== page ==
HC Deb 04 May 1869 vol 196 cc149-84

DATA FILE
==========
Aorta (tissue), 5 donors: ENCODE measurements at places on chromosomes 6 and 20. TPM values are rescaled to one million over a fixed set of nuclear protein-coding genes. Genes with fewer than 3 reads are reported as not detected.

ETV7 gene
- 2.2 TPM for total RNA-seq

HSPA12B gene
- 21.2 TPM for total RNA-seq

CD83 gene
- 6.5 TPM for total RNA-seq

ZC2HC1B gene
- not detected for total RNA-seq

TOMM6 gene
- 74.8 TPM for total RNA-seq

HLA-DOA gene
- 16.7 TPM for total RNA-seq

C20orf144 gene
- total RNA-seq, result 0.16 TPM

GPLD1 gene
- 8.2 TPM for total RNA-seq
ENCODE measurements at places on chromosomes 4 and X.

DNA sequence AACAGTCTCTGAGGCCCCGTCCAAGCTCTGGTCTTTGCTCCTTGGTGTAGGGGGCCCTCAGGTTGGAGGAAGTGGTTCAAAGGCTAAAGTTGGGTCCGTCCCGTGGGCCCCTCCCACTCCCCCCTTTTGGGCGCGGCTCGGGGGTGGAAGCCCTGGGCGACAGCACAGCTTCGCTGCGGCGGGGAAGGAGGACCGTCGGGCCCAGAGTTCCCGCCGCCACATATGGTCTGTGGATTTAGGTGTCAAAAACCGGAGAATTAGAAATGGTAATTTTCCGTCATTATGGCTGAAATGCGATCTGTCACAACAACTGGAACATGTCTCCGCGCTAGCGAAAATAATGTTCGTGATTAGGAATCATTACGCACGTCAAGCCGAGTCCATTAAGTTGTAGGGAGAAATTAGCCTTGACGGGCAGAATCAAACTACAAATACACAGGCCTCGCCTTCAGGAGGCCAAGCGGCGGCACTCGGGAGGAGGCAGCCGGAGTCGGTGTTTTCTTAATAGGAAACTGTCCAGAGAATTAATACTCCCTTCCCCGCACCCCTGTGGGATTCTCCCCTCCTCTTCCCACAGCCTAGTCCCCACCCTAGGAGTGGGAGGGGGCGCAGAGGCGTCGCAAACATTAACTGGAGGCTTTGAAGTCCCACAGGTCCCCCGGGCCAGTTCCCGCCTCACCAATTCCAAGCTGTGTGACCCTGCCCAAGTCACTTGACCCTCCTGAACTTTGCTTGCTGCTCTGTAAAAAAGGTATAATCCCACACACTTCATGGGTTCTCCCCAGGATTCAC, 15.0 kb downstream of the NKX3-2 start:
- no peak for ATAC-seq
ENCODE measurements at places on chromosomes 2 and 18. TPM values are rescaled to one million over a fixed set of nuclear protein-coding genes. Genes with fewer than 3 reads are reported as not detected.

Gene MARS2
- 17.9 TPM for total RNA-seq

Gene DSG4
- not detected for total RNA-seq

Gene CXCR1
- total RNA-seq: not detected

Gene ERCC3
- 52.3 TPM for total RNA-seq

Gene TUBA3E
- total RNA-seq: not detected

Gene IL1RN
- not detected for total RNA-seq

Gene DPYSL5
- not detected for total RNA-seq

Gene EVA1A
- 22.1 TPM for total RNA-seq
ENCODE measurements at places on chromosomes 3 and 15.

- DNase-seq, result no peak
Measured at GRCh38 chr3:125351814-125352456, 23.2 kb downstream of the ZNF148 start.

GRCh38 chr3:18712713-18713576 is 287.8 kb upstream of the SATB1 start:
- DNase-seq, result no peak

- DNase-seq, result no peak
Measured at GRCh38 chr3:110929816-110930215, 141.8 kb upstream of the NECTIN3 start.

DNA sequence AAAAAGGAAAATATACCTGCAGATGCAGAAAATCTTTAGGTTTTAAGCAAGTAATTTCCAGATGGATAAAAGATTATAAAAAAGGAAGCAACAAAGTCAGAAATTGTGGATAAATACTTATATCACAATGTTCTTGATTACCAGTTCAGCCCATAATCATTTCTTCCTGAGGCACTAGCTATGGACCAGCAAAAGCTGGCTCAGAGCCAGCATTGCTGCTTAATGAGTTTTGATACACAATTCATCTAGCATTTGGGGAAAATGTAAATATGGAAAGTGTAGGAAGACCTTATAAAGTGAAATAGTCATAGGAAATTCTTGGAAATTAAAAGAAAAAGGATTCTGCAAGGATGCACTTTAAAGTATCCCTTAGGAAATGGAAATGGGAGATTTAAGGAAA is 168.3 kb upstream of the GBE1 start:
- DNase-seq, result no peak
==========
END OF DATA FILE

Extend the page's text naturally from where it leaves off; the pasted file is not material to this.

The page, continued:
in rising to move the [Resolution of which he had given notice, said, that the subject he had to bring forward was one which deeply concerned a class which was designated the shipping interest, and which comprised as well all those who had invested their money in the construction of our mercantile marine, as those who in the language of the Psalmist—"Go down to the sea in ships and ply their business in deep waters." The grievance of which they complained was, that, whereas this country more or less effectually discharged the duty common to all civilized nations—namely, the duty of lighting the promontories and dangerous rocks upon our coasts, of sounding the shoals and placing beacons and buoys upon them, and thus marking out the pathway of the ocean, yet—not following the example of other great maritime nations—it imposed the whole cost of the performance of this great duty to mankind partly upon foreign ships and partly upon the ships of our own country. His complaint was two-fold. In the first place, without questioning the merits or demerits of the Trinity House, the shipping interest had good reason to complain—that this great national duty was not undertaken by the Executive, but intrusted to a private body, subject to no control, and upon whom little responsibility was cast—and, in the second place, they had a right to complain that this great duly was not in this country discharged by the country at large, but imposed upon one particular interest. What he asked for was that the Government should, on its own responsibility, undertake this duty; and, secondly, that the cost of the Lights upon the shores of the country—contradistinguished from the lights in particular harbours—should be defrayed out of the general revenue of the country. It was impossible to exaggerate the value to the country of the sums expended by the shipping interest in lighting the coast and sounding the ocean along the shores. Prom the earliest times all the expense of making lighthouses—many of them very costly—all the expense of sounding the ocean had been wholly imposed upon and defrayed by this great interest. But the matter did not rest there. Through the carelessness of the country, the legitimate costs had been increased four-fold. The particular body to whom this trust had been confided had spent sums almost beyond calculation, which had not been invested in the regular discharge of this duty. Moreover, the Government itself had been a party to the most lavish expenditure. He would give a few illustrations of the infinite value of the investments made by the shipping interest for the benefit of the community at large. Let them go back to the past and consider what would have been the navigation round our coasts had it not been for the sums thus invested. Now, a summer voyage round the coast was as easy and pleasant a thing as could be imagined—it was in reality an adventure for any luxurious gentleman in his own yacht, without danger and without difficulty. The coast was made clear for him by night and by day; and were it not for this modern institution—for in some respects it was modem—it would be impossible to conceive the difficulty incident to a voyage of this nature. There was a description, and a most graphic one, given by the greatest of ancient historians, Tacitus, of a voyage made by Agricola round the shores of this island, which showed what it was in those days, when they had to grope out their way in darkness, and how great were the horrors and difficulties of the navigation. Suppose that any hon. Member of that House were to come in his yacht across the Atlantic and were to enter the English Channel he would find that, partly by lights on his left hand and partly by lights on his right, everything was made clear: by knowing a little of the art of navigation he would be able to distinguish exactly where he was, and might by the aid of a good chart, almost know how many fathoms of water he had beneath him: let him turn to the right or to the left and enter any harbour on either side, no charge would be imposed upon him for this great benefit, because the vessel in which he was sailing was constructed for pleasure and not for profit. Or suppose he made his voyage in a vessel of war—a kind of bird of prey, constructed at infinite expense merely for doing mischief to mankind.—whether again he entered into any harbour on the right or the left, no charge whatever would be made. But suppose he came in a merchant vessel, or in one of those great ocean steamers which unite the ends of the earth, and which bring kindness and good-will wherever they go, if he turned to the right and entered the French ports no charge would be made; if he passed further on to any of the shores of Europe the case was the same; but if the vessel turned to the left and entered the Thames or any other of the ports of this country, as soon as the cargo was cleared a bill of cost for the lights would be sent in. How did this state of things grow up? The history of the lighthouses was eminently characteristic of the country. It showed no forethought on the part of the Executive. The Government did nothing to contribute to it. They commenced by granting the privilege of erecting lights along the coasts to the Lord High Admiral. On its surrender by Lord Howard of Effingham means were taken to vest it in one of the great City companies—the Trinity House. They had the power of putting up lights along the coast, and no doubt they did some valuable service, and they spent their money like gentlemen: but they charged the shipping infinitely more than the cost; the surplus they employed partly in badly-administered charity, and partly in very magnificent hospitality. They were subject to no control; no account was taken of their funds, and they acted in the spirit of the times in which they lived. The Government never controlled or investigated the expenditure; but from time to time they made special charters to friends of their own for the erection of private lighthouses along the coast, with powers of indefinite taxation over the ships that passed them. This custom having sprung up, the next question came to be how these proprietors of private lighthouses were to be got rid of, and Government, which had made such improvident grants, considered them as vested rights which ought to be bought up; and the unfortunate shipping interest had to pay not only for the bonâ fide work done, but for all the charities of the Trinity House, for all the improvident leases, and for all the hospitality of the Board. Such was the state of things down to 1834, when the subject was taken up by the late Mr. Hume, who well deserved a tribute of admiration for the sincerity, earnestness, and perseverance of his exertions in relation to the lighthouses of this country and the charges on the shipping interest. Mr. Hume grappled most successfully with the subject. He obtained the appointment of a Committee in 1884, which did eminently good service. Then first commenced the improvement of the system. They made a Report well worthy of perusal, from which it appeared, among other things, that certain lights in parts of the United Kingdom were conducted on a different principle to others. There was a division between the public general lights and the local and harbour lights. He followed the distinction made by that Committee; and it was with the public lights alone that he proposed to deal, and with respect to which he asked the decision of the House. The expenses of these lights were paid for by British and foreign shipping, whereas harbour lights were paid for by local bodies. The Committee recommended that the improvident leases should be bought up, and that, power should be given to the Trinity House to buy up the private lights. This state of things continued from 1836 to 1845. During the interval the Trinity House had bought up many of the private lights, and brought things into a better state. The recommendations of that Committee were embodied in the Act of 1846, which gave ample powers to the Trinity House. Mr. Hume, not satisfied with the great been which had been conferred on the trading portion of the community by the exertions he had made, returned to the subject in 1845, and got a most important Committee appointed to investigate the subject. The first Resolution to which it came was this—that the charges paid for light dues pressed very heavily on the commercial shipping of the country, especially on the coasting trade, and sound policy required that every practicable relief should be given. The next Resolution was still more important—that all expenses for the erection and maintenance of lighthouses, floating lights, buoys, and beacons on the coasts of the United Kingdom should henceforth be defrayed out of the revenue of the United Kingdom. The authority of the Committee of 1845 was, therefore, in favour of the proposition he was about to submit to the House. The recommendations of that Committee were not carried into effect, and another Committee on the same subject sat in 1860. This last Committee affirmed the Resolutions of; the previous Committee, and expressed an opinion that the lighting of the shores of this country was an Imperial duty, and recommended that the nation generally should take on itself the payment of the light charges, assuming at the same time the management of the lighthouses. They stated that the value of the Act of 1836 was shown by the fact; that £1,250,000 had been paid by the; shipping interest in buying up the improvident grants made by the different Governments of this country; and they also observed that the mere interest of the money paid by the shipping interest on account of lights would be sufficient to keep up all the lighthouses, It did not seem to him unreasonable that the House should act upon the recommendation of these Committees. He begged the House to consider the position which this country assumed in the; eyes of foreign nations in consequence of the practice now pursued. Other great maritime nations did not adopt the same course as England in respect to this matter. They performed the duty of lighting the shores of their territories for the benefit of their own people, and for the benefit of mankind in general; and yet this country, the greatest commercial nation in the world—lagged behind other maritime countries, which adopted a more liberal policy on this subject. He knew by experience how the existing system of dealing with lighthouses worked against this country. The question had been brought under the consideration of Lord Palmerston by Mr. Abbot Lawrence, the American Minister, two years after the repeal of the Navigation Laws. France had acted in a manner similar to America, and had taken all the charges off their shipping. His friends in Newcastle, the other day, took advantage of the presence of the American Minister amongst them, to ask him to do all he could to promote Free Trade in America. The Minister, however, in reply, took advantage of the manner in which we treated foreign ships in this country by our light dues, as a reason for not extending to us the benefits of Free Trade. He (Mr. Headlam) thereupon said he would undertake to do his utmost to place our lighthouses on a better system, and he hoped that his Excellency would do his best in favour of Free Trade in the United States. It was not easy to get at the precise amount of the charge thus levied upon shipping. There was such an absence of system, and we trusted so implicitly to the Trinity House, that we had no very accurate accounts; and the present income and expenditure of the light funds were not given with minuteness, but merely as an item in the general accounts of the mercantile marine fund. In 1867, the amount actually received in England, Scotland, and Ireland, in respect of this impost, was £326,000; the expenditure was £301,000, and there were works in that year which absorbed the sum of £50,000. He did not wish to lead the House to suppose that he stated this with perfect accuracy, but the precise amount was not material to his case. Many lighthouses, of which the receipts were included in this Return, would, in reality, come under the head of harbour-lights, so that the amount would not be quite so much as he had stated; but it might be taken at somewhat above £300,000, with the same general tendency to increase as belonged to all such imposts. Let them now consider what was likely to be our position if the produce of this tax were transferred as a charge on the Consolidated Fund. Upon whom did the tax fall at the present moment? According to the Returns of the Trinity House, 28 per cent was paid by foreign ships. Some persons might say it was a good thing to have the cost of our lighthouses defrayed by foreigners. It seemed to him to be about as wise a tiling as if a shopkeeper were to impose a tax on the customers who came to his shop in order that they might pay for facility of access to his door. The immediate effect of the tax thus imposed on foreign ships necessarily was to drive them away from our harbours. We should know beforehand that it would be so; but he was in a position to prove, by instances within his own knowledge, that it had that effect, and was constantly producing it. He held in his hand a complaint made to a foreign consul at Newcastle under these circumstances. A vessel had gone from France to Antwerp, where she discharged her cargo, and not having facilities for getting a return cargo at Antwerp she came to the Tyne for that purpose. She had two or three boxes on board, which she was going to take to her ultimate destination; and the fact that she had these two or three boxes on board—though they were not to be evened—was held to take her out of the category of vessels in ballast, so that even when she was taking in her cargo, she was charged the full amount of light dues. The shipmaster very naturally made a complaint to the consul of having to pay a heavy-sum, which quite did away with all the profits of the transaction. We got our money—the light dues were paid—but we might depend upon one thing, that we should not have that ship back again. The Trinity House took such a case as in reality an argument in its favour. A vessel came to Havre, and would, in the natural course of things, conic to this country for a return cargo; but, frightened by the light dues, she stayed in Havre, and got a certain amount of goods sent to her from this country. This, which in fact kept a vessel from resorting to our harbours, was quoted by the Trinity House as an argument on its side, and we might be certain that if this took place with one ship, it took place with many. As to the incidence of this tax, it was paid partly by the people of this country, and partly by the shipping interest; undoubtedly, in the first instance, by the shipping interest, and was therefore a great hardship to them, though they might get a portion of it back. He would not quarrel with his right lion. Friend the President of the Board of Trade, or with the Chancellor of the Exchequer, on this subject, but he found that the Chancellor of the Exchequer himself declared that "part of it undoubtedly fell on the shipping interest, and part on the consumers." What he wished to impress on the House was, that if these charges were placed on the Consolidated Fund, there would be no additional burden upon the people of this country, and for tin's reason—At The present moment the price to the consumer of every article imported by a ship must necessarily cover the whole of the charges upon it—not only the original cost of the article, but freight and light dues, as well as the dealer's profits. If his right hon. Friend were to raise his imposts slightly, so as to meet all the charges now placed on the consumer, it would not increase the price, since the consumer already paid them in a roundabout way, and if the amount of £.300,000 were taken on to general revenue of the country, the change would, in reality, be beneficial to all parties. The House would be surprised at the inequality and injustice of the distribution of this tax. It came chiefly upon the poorer class of shipping—the coasting trade—and it was charged by the tonnage, which had little reference to the value of the cargo; consequently, a vessel of considerable tonnage, but laden with a cargo of small value, paid an amount which increased its freight immensely. Upon bulky articles, such as coal and corn, the tax operated most oppressively, though on valuable cargoes from foreign countries it was little felt. Again, it was very heavy on steam vessels as compared with sailing' vessels. Harbour dues were only paid six times in a year, but light dues were paid on every voyage, and in respect of lights which were of little use to the steamer. The Trinity House said that all these things might be rectified, but such a body had really no power to rectify them. The Chancellor of the Exchequer, in bringing forward his Budget, spoke convincingly of the advantage of making this country the general entrepôt for the trade of the world, and asked them for that purpose to take off, not the comparatively small amount of £300,000, but the much larger sum of £900,000, produced by the registration or 1s. dues on corn. The right hon. Gentleman had pointed out very truly the magnificent geographical position we occupied for a trade of this description, and said that if corn were entirely free, England would probably be the centre from which corn would be distributed. He (Mr. Headlam) supported that proposition; but, at the same time, he would tell the right hon. Gentleman that those petty light dues were infinitely of greater consequence than the registration duty on corn, inasmuch as the effect of the former was to drive away ten foreign vessels from our shores for the one driven away by the registration com duty. If, therefore, he voted with the Chancellor of the Exchequer—as he hoped to do—for remitting £900,000 a year on corn, he asked the right hon. Gentleman to support him in placing this £300,000 on the Consolidated Fund.